The Building & Realty Institute Files Lawsuit Challenging the Constitutionality of the NYS Eviction Moratorium
(WHITE PLAINS, N.Y.) On November 30, 2021, the Building & Realty Institute, its component councils, the Apartment Owners Advisory Council (AOAC) and the Cooperative Condominium Advisory Council (CCAC), and several multifamily apartment landlords filed a lawsuit challenging the constitutionality of the extension of the New York State eviction moratorium that was signed into law on September 2, 2021.
“This law is a clear violation of due process and our rights as property owners,” said Alana Ciuffetelli, Chair of the AOAC, which represents hundreds of landlords in Westchester County. “It isn’t fair that tenants can simply file a hardship claim that doesn’t need to be validated yet property owners must jump through hoops in order to challenge these claims or receive compensation for our hardships.”
The BRI filed the lawsuit in the U.S. District Court, Southern District of N.Y., in White Plains. The White Plains law firm of Finger & Finger, A Professional Corporation, Chief Counsel to the BRI and its affiliate organizations, is representing the BRI and the accompanying plaintiffs in the litigation.
The plaintiff charges that the new moratorium has not meaningfully improved upon the previous version of the NYS eviction moratorium, which the United States Supreme Court enjoined on August 12, 2021. In that case, the Court found that a tenant’s self-attestation of hardship declarations without either presenting evidence of the hardship being claimed or even by indicating which of the many hardships listed on the form applied to the tenant’s case to allow for some measure of independent verification meant that, “[the moratorium] violates the Court’s longstanding teaching that ordinarily ‘no man can be a judge in his own case’ consistent with the Due Process Clause.”
Although the new moratorium did add the possibility of a landlord-initiated evidentiary hearing to challenge the validity of a tenant’s hardship declaration, the plaintiffs maintain that this still does not provide them with their right to due process. The hardship form still merely requires the tenant to indicate that their case corresponds to one of several categories of hardship without indicating which one they are claiming. To challenge the hardship, the landlord must make a good faith attestation and offer proof that the tenant is not suffering the hardship, despite no knowledge of which hardship is being claimed.
As a consequence, the plaintiffs claim that this denial of due process eviscerates the rights of property owners by denying them prompt access to the courts, denying them a meaningful ability to challenge tenant claims of hardships, vacating long standing judgments against tenant for an indeterminate period of time, and rendering it impossible for the owners to reinstate the judgments or even to restore the cases to the calendar for further proceedings.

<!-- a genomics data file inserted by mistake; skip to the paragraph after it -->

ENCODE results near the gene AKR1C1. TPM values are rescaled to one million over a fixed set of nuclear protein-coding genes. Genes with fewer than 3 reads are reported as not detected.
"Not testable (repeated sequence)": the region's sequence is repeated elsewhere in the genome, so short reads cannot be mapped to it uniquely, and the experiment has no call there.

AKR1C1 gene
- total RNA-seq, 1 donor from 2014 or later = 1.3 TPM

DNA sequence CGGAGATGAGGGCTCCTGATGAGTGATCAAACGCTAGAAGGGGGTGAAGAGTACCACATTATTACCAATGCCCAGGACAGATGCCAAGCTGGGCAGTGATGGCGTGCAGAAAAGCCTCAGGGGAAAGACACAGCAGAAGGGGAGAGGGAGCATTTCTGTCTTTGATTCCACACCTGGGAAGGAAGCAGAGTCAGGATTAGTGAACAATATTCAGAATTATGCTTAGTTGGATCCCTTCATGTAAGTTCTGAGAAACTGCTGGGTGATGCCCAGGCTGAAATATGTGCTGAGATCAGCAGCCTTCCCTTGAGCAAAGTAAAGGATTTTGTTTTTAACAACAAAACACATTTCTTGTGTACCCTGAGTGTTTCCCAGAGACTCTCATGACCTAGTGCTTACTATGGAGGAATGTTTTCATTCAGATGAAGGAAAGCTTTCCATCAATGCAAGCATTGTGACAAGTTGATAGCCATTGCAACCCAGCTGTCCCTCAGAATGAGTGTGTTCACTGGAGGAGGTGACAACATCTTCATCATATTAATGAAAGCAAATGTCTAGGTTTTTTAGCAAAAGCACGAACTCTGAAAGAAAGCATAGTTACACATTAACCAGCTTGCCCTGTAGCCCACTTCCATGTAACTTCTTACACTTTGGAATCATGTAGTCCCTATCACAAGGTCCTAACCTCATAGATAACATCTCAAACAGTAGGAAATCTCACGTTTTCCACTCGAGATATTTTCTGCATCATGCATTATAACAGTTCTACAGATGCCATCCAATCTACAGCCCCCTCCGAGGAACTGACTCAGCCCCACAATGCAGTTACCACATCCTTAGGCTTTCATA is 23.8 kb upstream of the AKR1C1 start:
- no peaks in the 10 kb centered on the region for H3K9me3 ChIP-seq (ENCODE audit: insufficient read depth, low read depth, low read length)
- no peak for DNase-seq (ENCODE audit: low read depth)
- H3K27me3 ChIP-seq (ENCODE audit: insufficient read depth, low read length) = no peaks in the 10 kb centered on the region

“It is extremely crucial for property owners to stand together and show their support for this case,” Lisa DeRosa, BRI President and White Plains landlord said. “Landlords have endured enough with the pandemic and the eviction moratorium and now it is time that we make sure our rights are no longer being violated. If we can’t evict non-paying tenants and we can’t challenge their hardship claims, where does that leave us?”
Although there have been a number of lawsuits brought against the New York State eviction moratorium, this Westchester-based case in unique in incorporating the perspective of commercial landlords, who are now subject to the same hardship declaration as residential landlords, and housing cooperatives which, although they do not have a traditional rental agreement with the owner shareholders who reside in the building, must also rely on housing court to deal with residents who fail to pay their required building maintenance fees and other financial obligations over a protracted period of time, and therefore are also subject to the eviction moratorium.
The lawsuit claims that the members of the BRI in total have suffered millions of dollars in losses as a result of the moratorium. These losses include rents not paid by commercial tenants who have remained operational throughout the pandemic, residential tenants who receive rent subsidies or whose rents decreased with any reduction in income, and other tenants who may not actually have sustained a hardship, but all of whom have seen fit to merely sign an unsworn statement that they had a hardship. Importantly, even cases where the tenants did not appear for court have now not only been delayed until January 2022, but in some instances have been delayed indefinitely unless the tenant involved requests that the case proceed.
The Building and Realty Institute of Westchester and the Mid-Hudson Region (BRI), based in Armonk, has more than 1,800 members in 14 counties of New York State, including home builders, commercial builders, renovators, property managing agents, co-op and condo boards, and owners of multifamily apartment buildings in many communities, as well as suppliers and service providers with a special focus on real estate. The BRI’s mission is to improve the relationships among builders and real estate business owners to the mutual advantage of the industry. For additional information, please visit https://www.buildersinstitute.org.